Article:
The Society's Council responded to the report in December 2018. In its submission the Council stated our objection to the primary recommendation, and the reasons why the proposed model is not right for the Scottish legal profession and would impact negatively on consumers and the legal profession alike. Concerns were raised as to the cost of the proposed model and the detrimental impact this would have on consumers, who would ultimately bear the burden, though increased fees, of paying for any new regulator. In addition, the Council responded to the 39 additional recommendations, some of which the Council supports. The response also set out our alternative model for an improved complaints process which would see the creation of a Scottish Legal Ombudsman Service (SLOS) to replace the SLCC

In June 2019 the Society's Regulatory Committee submitted its response. The Regulatory Committee concurred with many of the views of the Council.  However, in relation to the complaints model, rather that proposing a single model, the committee took the opportunity to suggest principles which they believe any proposed complaints model should adopt and provided a number of examples for consideration.  

You can read the following submissions on our website:

Letter to the Minister for Community Safety

Roberton Review recommendations

Complaints model

There are several the recommendations which we support, most of which reflect our own recommendations to the review group.  These are the recommendations we believe will strengthen consumer protections, promote a vibrant and dynamic Scottish solicitor profession and which recognise the continued changes in the way in which legal serves are delivered.  For example, those recommendations we support include restriction on the use of the term ‘lawyer’, powers to regulate at entity level and the creation of a flexible regulatory framework.

You can read more about our responses to the recommendations we support and also those disagree with.


Over the course of the review we met with Esther Roberton on several occasions.  The discussions focused on ensuring a clear understanding of the current regulatory model, the needs of both our members and consumers and the wider legal services market.  We used these opportunities to further discuss our own recommendations and share views on what we believe would be regulatory reforms that would promote and strengthen consumer confidence and support a strong and evolving legal sector economy.  As well as making written submissions to the review, we also communicated on a regular basis with the review secretariat, responding to questions and sharing information to help inform and develop an appreciation and recognition of the role of the Society and our members and the valued services provided by Scottish solicitors to consumers and businesses.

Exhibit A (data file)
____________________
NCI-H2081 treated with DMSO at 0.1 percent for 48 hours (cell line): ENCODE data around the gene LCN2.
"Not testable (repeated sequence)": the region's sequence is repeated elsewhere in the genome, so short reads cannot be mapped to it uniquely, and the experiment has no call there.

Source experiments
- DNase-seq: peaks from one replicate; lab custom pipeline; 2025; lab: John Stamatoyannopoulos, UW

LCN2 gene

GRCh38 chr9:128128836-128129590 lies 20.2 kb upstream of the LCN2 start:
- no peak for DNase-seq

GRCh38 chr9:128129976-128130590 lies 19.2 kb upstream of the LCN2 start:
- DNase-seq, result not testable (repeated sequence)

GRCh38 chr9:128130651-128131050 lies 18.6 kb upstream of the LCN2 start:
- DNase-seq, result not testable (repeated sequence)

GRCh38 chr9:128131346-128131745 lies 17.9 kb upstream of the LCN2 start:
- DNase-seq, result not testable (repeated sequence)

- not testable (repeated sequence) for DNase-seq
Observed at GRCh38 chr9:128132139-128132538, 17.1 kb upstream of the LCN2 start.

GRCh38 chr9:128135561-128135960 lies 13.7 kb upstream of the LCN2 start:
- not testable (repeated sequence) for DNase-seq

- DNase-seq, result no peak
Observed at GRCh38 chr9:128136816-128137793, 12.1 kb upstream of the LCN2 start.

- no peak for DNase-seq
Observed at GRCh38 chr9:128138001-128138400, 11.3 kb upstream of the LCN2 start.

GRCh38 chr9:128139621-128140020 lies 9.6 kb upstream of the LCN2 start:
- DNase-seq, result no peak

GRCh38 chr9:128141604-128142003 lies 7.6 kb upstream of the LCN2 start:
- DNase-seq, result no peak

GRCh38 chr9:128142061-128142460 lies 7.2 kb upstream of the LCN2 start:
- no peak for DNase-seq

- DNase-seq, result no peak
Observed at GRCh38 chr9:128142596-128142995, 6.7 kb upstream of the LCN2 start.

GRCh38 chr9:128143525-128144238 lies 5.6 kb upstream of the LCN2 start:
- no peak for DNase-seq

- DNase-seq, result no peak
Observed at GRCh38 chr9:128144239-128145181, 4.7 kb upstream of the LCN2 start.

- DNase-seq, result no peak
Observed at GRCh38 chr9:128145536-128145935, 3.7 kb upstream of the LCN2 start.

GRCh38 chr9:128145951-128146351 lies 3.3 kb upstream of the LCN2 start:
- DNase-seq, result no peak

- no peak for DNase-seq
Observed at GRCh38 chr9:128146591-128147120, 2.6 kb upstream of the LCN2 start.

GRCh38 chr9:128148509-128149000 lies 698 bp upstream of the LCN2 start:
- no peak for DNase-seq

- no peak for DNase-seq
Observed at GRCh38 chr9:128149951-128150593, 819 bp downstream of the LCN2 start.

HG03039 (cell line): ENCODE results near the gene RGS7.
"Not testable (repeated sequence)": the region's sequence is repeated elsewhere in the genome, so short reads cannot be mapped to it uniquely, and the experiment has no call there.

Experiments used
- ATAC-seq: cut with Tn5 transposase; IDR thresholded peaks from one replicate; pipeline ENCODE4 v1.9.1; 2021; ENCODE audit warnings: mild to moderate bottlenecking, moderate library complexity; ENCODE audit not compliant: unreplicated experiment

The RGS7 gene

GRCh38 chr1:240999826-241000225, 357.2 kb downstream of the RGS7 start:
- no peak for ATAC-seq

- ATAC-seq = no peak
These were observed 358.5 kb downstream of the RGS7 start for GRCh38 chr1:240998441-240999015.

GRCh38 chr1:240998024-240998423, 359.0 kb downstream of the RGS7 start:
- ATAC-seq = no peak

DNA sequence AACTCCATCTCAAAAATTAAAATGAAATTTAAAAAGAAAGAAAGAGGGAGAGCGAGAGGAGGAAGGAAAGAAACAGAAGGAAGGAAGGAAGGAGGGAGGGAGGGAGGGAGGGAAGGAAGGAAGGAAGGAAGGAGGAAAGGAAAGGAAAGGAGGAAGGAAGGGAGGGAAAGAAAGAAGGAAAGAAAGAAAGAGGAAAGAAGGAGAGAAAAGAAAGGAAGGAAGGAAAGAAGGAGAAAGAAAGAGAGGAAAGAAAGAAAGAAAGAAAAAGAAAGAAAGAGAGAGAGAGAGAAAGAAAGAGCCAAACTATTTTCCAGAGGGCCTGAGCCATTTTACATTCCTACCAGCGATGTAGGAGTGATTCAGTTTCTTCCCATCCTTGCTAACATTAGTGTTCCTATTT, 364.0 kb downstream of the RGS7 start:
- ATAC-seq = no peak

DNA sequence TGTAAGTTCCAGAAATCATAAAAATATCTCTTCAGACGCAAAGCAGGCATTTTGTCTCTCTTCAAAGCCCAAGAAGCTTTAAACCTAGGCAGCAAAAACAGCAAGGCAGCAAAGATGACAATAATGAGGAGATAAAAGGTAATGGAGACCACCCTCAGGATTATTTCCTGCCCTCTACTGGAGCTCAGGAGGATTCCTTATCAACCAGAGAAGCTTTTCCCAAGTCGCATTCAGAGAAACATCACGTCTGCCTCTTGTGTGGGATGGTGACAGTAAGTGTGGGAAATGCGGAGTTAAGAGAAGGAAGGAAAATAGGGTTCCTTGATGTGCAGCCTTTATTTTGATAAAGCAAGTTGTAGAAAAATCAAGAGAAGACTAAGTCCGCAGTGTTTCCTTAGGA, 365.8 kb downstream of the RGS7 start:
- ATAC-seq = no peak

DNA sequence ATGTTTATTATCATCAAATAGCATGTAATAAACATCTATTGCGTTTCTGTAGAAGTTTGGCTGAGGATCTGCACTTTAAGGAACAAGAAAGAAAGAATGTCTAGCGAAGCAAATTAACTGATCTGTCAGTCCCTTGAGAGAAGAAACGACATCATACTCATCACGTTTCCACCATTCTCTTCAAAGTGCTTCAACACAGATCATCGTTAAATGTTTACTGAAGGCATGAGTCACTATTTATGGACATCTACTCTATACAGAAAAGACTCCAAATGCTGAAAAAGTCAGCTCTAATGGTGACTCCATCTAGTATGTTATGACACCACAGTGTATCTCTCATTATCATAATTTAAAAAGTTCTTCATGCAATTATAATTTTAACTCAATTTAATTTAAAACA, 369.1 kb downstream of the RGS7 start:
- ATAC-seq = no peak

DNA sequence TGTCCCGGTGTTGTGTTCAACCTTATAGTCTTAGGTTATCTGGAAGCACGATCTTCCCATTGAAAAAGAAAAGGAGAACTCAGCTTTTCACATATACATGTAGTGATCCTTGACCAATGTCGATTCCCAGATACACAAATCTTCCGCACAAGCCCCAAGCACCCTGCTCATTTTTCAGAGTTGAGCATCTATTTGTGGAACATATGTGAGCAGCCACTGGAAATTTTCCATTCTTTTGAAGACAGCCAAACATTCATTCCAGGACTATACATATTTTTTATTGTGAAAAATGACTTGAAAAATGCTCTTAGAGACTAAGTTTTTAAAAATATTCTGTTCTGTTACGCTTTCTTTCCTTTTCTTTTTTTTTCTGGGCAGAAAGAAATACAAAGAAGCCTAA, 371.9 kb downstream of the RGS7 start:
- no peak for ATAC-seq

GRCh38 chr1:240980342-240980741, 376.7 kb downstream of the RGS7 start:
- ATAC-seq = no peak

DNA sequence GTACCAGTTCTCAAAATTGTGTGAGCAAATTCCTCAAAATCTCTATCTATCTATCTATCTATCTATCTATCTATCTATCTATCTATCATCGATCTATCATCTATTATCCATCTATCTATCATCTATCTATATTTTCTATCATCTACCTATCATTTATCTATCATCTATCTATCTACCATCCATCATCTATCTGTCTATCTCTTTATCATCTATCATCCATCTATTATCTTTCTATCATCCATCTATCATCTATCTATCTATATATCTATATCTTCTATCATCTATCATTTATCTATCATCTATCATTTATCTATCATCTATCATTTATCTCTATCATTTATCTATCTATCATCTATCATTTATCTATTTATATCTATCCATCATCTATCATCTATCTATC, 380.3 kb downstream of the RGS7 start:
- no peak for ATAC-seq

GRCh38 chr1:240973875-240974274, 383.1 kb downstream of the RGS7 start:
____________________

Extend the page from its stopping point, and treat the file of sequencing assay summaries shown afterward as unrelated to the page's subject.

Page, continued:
Yes.  However, we recognised that our statutory obligations and duty to protect and promote the interests of consumers, the public interest and to promote an independent, strong, varied and effective legal profession was becoming increasingly undermined by outdated legislation. 

We strive to be a world class professional body, meeting and exceeding our statutory duties.  However, we are constrained by a regulatory framework which is prescriptive and fails to consider modern legal services.   The only way to ensure that we continue to meet our statutory duties and the expectations of our members was to press for a new regulatory framework.

In our submissions we have been clear that we agree with the principle that complaints relating to service should be investigated and decided independently, a role which the Scottish Legal Complaints Commission (SLCC) currently fulfils.  However, we set out our concerns that the SLCC is currently not subject to any independent oversight.   Our recently proposed model, which we submitted to the Scottish Government in response to the report, proposes that the SLCC is replaced by a Scottish Legal Ombudsman Service (SLOS) which would have a similar function to that of the Legal Ombudsman for England and Wales and would see service complaints continue to be handled independently.  Under our proposed model the Lord President’s Office would adopt an oversight role over both SLOS and the professional bodies within the legal sector.

We have robustly regulated the Scottish solicitor profession for 70 years, and as Esther Roberton states in her report, there is no evidence that the current regulatory model in failing.

However, Ms Roberton has proposed removing all regulatory powers and responsibilities from the Society and transferring them to a new, untested and inevitably inexperienced regulator.  This would include all elements of regulation, such as education and training, entry and standards, rules and guidance and all complaints/redress handling,   Any new regulator would be directly accountable to the Scottish Parliament, raising serious concerns in terms of support for the rule of law and the independence of the legal profession and the ultimate cost borne by solicitors clients in funding any new regulator. Given the prime importance of protecting the public, we believe such a change presents a material and unnecessary risk to the interests of consumers and would significantly damage the global reputation of Scottish legal profession.